It is the end of an era for literary criticism. The New York Times revealed that book critic Michiko Kakutani will retire after 38 years at the newspaper.
“As many of you now know, Michiko Kakutani has decided to retire after 38 years at The Times — much of it as chief book critic for an institution that cares about books the way it cares about wars and politics. She has read — or read between the lines of — hundreds of books with rigor and tenderness, and extraordinarily high standards,” executive editor Dean Baquet wrote in an e-mail to staff.
Kakutani, who won a Pulitzer Prize for criticism in 1998, started reporting on cultural news for the Times in 1979 and became a book critic four years later. Over nearly four decades, she has developed a reputation that extends beyond the literary world.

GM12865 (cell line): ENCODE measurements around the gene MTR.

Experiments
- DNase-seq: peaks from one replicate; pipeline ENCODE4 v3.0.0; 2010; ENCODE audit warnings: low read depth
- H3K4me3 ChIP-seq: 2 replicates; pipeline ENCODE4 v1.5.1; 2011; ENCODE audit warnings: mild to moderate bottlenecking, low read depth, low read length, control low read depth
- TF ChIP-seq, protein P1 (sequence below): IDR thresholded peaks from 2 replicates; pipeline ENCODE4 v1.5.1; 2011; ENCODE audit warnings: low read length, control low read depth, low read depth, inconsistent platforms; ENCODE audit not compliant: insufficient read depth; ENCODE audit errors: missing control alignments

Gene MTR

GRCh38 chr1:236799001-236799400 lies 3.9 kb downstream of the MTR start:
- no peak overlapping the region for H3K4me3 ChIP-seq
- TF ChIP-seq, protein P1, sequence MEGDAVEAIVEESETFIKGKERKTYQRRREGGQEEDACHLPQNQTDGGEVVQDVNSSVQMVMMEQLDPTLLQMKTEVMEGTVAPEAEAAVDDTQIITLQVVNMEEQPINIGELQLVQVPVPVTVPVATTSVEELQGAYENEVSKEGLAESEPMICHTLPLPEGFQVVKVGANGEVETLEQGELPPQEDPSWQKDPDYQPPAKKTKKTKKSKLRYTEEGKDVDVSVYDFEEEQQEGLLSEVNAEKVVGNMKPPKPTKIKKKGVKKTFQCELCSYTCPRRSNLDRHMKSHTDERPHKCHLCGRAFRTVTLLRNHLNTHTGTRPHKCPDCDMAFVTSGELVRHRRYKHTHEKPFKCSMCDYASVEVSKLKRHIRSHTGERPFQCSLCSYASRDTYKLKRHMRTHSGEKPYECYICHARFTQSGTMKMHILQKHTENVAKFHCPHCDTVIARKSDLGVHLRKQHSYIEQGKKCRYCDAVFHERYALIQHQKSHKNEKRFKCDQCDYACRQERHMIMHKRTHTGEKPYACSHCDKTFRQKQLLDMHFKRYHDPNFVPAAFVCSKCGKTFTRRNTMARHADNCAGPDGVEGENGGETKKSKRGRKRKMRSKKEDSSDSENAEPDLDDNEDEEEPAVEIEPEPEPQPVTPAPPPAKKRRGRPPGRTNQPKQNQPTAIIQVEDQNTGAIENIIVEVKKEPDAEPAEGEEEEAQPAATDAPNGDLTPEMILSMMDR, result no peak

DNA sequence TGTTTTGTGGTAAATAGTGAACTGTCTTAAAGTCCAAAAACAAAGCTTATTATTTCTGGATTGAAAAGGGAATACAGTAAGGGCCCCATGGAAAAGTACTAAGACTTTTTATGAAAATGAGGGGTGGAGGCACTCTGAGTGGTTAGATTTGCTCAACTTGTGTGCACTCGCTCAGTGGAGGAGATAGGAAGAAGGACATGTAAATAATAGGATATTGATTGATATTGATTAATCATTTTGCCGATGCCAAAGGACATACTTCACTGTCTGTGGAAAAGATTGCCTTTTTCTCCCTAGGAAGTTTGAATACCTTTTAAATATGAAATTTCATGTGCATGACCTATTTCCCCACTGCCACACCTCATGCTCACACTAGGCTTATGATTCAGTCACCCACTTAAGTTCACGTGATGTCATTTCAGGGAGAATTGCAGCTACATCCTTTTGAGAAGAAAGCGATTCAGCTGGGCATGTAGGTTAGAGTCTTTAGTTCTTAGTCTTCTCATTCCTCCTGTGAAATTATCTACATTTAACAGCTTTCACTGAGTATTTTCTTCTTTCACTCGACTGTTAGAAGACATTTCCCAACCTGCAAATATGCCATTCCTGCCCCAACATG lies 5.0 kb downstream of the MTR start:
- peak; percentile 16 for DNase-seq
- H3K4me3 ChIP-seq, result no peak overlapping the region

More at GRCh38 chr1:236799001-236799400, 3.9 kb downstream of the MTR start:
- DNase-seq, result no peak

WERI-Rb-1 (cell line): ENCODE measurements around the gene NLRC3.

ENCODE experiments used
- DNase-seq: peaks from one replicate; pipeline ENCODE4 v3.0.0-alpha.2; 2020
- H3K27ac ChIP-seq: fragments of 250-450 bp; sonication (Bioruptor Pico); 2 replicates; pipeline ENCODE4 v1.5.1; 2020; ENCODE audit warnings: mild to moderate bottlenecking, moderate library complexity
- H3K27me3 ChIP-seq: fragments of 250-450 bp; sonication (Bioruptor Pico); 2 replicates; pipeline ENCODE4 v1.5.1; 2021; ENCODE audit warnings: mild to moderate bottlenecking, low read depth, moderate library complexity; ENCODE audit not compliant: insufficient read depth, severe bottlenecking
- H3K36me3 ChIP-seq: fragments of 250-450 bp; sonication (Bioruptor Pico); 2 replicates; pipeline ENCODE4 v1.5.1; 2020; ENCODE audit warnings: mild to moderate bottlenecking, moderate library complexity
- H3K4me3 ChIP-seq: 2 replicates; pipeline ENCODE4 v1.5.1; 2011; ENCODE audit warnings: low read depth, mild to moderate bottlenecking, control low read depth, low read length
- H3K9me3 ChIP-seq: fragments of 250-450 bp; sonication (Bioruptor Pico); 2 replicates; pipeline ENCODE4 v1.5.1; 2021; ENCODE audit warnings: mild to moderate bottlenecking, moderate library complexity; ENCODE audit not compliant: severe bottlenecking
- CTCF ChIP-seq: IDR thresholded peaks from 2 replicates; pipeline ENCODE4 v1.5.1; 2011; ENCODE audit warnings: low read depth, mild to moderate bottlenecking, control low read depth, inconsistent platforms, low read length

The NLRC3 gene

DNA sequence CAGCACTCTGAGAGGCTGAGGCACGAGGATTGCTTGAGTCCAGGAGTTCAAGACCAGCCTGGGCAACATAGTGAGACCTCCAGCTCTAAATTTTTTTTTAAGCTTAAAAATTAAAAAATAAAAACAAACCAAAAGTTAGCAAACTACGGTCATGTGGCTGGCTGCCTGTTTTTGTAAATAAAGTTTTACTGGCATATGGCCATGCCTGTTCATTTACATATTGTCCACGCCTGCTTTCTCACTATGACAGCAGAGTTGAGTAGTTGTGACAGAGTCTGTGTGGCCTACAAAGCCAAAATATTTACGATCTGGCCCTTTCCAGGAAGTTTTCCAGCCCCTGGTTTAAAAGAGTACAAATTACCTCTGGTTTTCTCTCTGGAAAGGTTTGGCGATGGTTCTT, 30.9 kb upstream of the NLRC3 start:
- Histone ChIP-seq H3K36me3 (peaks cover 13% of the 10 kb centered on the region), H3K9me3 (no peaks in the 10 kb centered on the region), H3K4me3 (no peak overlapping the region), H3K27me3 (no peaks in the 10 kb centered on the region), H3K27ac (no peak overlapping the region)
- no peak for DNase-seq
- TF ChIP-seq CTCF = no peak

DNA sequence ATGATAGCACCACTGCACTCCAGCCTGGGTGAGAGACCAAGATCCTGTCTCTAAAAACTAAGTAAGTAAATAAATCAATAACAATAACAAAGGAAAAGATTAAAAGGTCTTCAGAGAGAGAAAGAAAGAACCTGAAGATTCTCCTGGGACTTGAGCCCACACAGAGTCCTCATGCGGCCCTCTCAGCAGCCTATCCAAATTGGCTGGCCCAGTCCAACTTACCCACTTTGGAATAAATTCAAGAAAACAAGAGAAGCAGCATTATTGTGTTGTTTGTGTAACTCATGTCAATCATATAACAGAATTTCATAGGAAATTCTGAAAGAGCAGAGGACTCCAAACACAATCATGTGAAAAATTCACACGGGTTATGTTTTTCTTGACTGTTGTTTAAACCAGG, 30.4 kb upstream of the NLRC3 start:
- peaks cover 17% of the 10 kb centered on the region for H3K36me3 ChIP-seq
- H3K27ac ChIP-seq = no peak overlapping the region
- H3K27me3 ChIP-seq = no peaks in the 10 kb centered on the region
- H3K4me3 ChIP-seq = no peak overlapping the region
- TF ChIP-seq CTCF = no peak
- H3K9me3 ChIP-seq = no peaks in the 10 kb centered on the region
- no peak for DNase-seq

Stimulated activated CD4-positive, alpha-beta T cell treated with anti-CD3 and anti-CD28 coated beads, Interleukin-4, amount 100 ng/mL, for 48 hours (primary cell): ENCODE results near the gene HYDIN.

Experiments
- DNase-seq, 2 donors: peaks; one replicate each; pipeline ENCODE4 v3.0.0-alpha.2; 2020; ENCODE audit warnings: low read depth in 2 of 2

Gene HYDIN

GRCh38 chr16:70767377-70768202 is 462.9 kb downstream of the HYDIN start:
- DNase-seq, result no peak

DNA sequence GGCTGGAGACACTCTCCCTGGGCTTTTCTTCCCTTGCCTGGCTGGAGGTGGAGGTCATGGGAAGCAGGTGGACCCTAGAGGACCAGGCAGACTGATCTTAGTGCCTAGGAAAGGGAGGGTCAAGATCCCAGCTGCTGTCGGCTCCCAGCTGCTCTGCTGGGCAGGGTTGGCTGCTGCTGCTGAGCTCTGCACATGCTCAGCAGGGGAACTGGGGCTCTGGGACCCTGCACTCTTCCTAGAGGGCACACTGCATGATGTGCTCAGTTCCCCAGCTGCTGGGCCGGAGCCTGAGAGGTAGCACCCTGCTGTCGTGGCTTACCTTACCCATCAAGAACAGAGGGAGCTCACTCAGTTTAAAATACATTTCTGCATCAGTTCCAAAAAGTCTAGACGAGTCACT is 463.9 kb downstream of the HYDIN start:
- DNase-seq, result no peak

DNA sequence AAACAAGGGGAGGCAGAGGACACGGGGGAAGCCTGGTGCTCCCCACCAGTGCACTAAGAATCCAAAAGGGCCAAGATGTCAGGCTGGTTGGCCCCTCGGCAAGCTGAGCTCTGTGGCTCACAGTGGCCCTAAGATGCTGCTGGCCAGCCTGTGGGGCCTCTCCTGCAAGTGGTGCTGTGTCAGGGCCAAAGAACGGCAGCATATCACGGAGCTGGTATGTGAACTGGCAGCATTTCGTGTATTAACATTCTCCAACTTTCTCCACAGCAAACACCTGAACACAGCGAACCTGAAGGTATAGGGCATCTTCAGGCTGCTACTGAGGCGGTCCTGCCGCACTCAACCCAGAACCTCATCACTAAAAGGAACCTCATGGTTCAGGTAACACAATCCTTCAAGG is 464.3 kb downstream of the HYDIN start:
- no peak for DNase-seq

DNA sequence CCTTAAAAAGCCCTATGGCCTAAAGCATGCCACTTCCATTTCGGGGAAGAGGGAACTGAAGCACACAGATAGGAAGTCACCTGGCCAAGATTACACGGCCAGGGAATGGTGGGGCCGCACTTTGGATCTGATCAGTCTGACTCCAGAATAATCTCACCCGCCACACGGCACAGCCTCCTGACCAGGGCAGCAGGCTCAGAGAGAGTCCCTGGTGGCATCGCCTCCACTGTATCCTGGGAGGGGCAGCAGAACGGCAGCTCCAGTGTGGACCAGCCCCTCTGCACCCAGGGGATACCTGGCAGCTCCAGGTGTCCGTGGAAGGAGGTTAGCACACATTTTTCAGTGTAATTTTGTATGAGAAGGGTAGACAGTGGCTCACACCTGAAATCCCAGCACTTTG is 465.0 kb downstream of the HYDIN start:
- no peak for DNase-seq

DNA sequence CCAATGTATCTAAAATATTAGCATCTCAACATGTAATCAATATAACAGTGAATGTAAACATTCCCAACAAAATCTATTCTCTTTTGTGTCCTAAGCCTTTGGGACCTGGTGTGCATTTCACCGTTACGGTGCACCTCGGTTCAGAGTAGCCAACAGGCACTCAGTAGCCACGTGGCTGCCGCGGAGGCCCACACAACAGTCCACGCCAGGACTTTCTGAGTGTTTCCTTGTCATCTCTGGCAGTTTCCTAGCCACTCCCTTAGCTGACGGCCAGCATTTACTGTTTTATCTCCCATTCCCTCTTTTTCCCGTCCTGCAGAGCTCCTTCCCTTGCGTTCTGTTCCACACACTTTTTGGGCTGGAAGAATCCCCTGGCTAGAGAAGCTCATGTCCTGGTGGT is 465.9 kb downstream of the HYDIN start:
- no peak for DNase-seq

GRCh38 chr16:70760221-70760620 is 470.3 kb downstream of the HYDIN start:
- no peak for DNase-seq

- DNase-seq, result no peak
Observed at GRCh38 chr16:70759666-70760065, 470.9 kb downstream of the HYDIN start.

“I will miss her coming to my office bearing galleys. It should not be a surprise that her final review was a gift for a debut writer — check it out. It is classic Michi — wise, startling, beautifully written and generous. She has been one of our signature writers. It is hard to imagine the story of the modern New York Times without a hefty chapter bearing her name,” Baquet concluded.
The news of Kakutani’s departure comes as the newsroom faces buyouts and restructuring — and the same day that the company reported a better than expected second quarter. Parul Sehgal, who has been a senior editor and columnist at The New York Times Book Review since 2012, will join The Times’ team of daily book critics.